The fashion industry trades have been buzzing with news about the latest brand linkups with a marquee retailers. One of the latest is Nordstrom’s
The matchup may prove to be a big success, but it does sound a bit like Walmart’s
Jet.com as a source of revenue for Walmart was a flop. The division lost $2 billion in 2019. In May 2020, when Walmart finally shut it down, executives eulogized Jet as the engine driving Walmart’s store branded digital strategy. It wasn’t a failure, they seemed to be saying. It was a learning experience.
The Nordstrom announcement in July was as full of promise as Walmart’s had been in the beginning with Jet. The Nordstrom statement’s headline: “A Game-Changing Joint-Venture.” Nordstrom will have exclusive North American retail and distribution rights for some coveted youth market fashion brands.
Nordstrom President Pete Nordstrom gushed that, “Bringing the Asos brands, including Topshop and Topman, to our customers allows us to create newness and excitement.” Maybe. But what caught my eye in the announcement was the part where the brands retain creative control and Asos — with a reported 85,000 products on its site — gains a store-level foothold in North America.
And then there’s the Target
The Levi’s gambit and a strong 2020 holiday season have thrilled Wall Street. Target’s shares rose about 50 precent between the beginning of March and the middle of July, compared with an increase of 18 percent in the S&P Retail Industry Index for the same period. But the odds are good that Target and Levi’s linkup will come and go without leaving any appreciable impact on the company’s long-term performance.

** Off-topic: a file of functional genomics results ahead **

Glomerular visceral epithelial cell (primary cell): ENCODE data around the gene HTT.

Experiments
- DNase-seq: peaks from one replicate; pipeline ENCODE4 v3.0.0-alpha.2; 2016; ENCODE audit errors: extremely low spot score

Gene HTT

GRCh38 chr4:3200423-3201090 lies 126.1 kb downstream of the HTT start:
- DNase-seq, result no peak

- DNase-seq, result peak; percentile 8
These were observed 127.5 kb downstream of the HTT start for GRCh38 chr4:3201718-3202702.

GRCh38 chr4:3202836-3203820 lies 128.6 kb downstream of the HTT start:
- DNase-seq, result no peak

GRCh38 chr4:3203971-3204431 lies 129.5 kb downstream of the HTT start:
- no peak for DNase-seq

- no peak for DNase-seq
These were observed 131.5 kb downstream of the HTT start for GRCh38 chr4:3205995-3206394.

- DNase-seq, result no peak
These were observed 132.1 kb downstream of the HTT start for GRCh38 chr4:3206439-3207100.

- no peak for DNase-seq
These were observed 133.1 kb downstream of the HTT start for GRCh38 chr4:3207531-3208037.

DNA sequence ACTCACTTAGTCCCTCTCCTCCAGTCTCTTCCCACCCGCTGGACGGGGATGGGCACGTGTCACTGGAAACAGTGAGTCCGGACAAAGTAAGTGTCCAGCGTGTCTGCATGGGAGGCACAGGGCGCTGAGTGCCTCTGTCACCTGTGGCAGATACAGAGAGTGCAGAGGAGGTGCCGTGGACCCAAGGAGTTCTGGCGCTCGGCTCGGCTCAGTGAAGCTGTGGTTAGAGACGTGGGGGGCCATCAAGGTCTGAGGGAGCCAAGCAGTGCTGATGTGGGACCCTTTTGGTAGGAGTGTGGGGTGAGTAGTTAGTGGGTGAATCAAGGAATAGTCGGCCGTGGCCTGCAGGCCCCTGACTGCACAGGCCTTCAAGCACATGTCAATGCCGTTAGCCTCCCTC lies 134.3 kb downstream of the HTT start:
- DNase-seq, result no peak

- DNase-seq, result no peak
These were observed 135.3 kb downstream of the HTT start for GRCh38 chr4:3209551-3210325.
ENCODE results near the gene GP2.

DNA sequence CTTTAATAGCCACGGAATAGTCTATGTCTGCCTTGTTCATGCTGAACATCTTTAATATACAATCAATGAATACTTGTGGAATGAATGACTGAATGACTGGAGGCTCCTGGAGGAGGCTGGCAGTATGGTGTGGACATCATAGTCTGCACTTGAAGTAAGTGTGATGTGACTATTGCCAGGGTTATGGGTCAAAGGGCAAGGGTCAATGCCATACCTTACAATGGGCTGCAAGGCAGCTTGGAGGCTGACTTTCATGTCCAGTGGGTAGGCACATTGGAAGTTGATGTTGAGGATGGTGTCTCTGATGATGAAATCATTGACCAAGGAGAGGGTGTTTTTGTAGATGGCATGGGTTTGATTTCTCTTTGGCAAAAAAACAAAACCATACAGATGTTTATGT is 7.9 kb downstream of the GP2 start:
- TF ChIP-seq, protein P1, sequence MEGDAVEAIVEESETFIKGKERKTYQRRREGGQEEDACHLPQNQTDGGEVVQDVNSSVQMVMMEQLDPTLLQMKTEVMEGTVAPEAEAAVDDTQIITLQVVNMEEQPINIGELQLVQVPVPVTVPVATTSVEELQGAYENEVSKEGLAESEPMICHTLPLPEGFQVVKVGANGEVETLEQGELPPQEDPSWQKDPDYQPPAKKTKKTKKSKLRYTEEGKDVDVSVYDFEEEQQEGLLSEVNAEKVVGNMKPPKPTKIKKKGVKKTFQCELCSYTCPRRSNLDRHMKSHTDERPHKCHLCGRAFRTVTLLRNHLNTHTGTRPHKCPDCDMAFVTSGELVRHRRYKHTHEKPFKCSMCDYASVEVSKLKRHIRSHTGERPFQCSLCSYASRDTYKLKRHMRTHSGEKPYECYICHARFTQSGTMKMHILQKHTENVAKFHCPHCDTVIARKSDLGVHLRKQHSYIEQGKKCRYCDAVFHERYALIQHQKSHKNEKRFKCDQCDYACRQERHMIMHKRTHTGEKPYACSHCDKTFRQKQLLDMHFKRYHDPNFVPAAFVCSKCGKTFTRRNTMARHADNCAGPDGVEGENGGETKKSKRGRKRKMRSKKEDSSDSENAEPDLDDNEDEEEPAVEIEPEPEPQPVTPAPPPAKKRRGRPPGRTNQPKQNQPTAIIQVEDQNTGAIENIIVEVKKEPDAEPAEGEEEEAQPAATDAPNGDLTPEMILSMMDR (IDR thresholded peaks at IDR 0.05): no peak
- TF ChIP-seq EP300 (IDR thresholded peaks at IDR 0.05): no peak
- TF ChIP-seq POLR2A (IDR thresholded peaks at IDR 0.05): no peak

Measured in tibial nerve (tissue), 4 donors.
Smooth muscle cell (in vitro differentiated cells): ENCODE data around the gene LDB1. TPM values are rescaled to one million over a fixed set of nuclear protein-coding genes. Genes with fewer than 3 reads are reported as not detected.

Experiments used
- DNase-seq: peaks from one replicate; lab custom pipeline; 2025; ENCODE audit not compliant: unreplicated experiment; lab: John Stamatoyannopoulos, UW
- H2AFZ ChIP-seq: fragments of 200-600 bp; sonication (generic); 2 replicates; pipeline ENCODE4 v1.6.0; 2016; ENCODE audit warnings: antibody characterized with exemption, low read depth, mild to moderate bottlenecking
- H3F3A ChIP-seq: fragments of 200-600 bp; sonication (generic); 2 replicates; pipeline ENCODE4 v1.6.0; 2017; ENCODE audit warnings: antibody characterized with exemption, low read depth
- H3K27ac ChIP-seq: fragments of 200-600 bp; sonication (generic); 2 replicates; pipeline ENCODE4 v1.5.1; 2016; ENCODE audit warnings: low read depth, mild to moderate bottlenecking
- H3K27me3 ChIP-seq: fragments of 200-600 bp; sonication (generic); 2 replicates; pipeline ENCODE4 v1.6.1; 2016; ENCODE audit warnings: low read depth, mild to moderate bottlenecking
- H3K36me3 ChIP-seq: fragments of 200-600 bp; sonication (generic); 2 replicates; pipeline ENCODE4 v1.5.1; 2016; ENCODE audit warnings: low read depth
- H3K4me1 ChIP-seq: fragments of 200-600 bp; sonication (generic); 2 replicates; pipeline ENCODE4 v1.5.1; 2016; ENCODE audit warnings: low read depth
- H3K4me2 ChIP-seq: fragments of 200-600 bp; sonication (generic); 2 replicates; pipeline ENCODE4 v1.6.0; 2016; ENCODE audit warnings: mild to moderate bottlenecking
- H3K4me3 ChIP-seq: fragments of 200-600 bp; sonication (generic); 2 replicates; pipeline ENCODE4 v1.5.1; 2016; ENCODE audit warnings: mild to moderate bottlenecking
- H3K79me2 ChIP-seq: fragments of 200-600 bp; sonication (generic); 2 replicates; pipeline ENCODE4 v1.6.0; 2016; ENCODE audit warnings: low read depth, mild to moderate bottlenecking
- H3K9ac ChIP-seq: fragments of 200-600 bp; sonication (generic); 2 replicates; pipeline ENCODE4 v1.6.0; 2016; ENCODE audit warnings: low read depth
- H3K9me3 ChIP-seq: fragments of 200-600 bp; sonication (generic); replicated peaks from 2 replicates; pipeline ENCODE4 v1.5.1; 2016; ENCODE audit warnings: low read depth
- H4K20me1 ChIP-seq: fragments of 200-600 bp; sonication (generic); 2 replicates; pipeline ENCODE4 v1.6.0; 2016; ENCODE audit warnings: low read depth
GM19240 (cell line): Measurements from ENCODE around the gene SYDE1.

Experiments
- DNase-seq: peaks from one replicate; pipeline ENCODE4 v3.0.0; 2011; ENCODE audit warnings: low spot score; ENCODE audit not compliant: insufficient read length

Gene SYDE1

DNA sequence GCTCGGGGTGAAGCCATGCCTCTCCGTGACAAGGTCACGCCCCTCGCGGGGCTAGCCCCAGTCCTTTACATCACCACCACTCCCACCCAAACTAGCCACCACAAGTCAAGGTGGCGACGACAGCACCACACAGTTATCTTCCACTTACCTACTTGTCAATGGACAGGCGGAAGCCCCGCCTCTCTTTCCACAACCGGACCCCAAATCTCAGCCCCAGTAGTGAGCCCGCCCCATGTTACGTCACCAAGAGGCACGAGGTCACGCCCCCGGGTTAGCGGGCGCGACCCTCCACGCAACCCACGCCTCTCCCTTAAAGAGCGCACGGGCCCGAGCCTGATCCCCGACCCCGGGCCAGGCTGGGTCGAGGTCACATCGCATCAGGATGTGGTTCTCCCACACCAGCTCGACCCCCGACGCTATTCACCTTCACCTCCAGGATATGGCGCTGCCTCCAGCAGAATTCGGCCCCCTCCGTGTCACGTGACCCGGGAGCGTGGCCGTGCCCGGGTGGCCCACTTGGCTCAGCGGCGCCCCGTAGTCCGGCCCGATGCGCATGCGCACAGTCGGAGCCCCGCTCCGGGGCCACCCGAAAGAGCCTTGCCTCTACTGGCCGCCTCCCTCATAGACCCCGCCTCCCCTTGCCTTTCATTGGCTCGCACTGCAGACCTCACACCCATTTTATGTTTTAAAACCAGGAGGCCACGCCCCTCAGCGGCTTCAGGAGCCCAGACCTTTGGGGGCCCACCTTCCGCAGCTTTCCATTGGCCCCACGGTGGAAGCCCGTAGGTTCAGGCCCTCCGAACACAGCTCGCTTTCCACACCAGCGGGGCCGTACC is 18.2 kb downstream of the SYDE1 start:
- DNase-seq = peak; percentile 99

In my experience interacting with industry executives, these efforts to rev up interest are often flailing attempts to catch a big wave or develop a stronger presence in a particular category, without much research. It’s a reactionary leadership style with executives behaving like lemmings, following each other over the edge.
How many Levi’s-branded pet accessories and home goods can Target really sell? How much profit is there, really, in small-run products, many of which will fail to find an audience? And most importantly, why aren’t major retailers doing the sort of digital product research, for example, that could enhance their goods from both branded vendors and for private label products, which contribute significantly to the bottom line?
The retail industry is in the middle of a historic reshuffling and realignment, each company struggling to reach its customers and the products that interest them enough to open their wallets. Instead, they should be thinking like the Zara’s and the Uniqlo’s of the industry which invest heavily in research to create a unique look and brand that is dynamic and leading, rather than just imitating what’s already out there.